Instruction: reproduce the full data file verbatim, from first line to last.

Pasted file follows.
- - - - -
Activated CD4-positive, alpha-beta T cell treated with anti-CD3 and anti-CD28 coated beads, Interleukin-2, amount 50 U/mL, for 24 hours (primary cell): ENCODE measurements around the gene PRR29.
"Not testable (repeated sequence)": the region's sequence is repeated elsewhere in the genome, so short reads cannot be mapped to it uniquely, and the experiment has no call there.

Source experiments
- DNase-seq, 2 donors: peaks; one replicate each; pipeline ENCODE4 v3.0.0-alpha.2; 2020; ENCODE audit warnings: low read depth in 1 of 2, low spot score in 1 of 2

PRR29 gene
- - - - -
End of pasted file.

Activated CD4-positive, alpha-beta T cell treated with anti-CD3 and anti-CD28 coated beads, Interleukin-2, amount 50 U/mL, for 24 hours (primary cell): ENCODE measurements around the gene PRR29.
"Not testable (repeated sequence)": the region's sequence is repeated elsewhere in the genome, so short reads cannot be mapped to it uniquely, and the experiment has no call there.

Source experiments
- DNase-seq, 2 donors: peaks; one replicate each; pipeline ENCODE4 v3.0.0-alpha.2; 2020; ENCODE audit warnings: low read depth in 1 of 2, low spot score in 1 of 2

PRR29 gene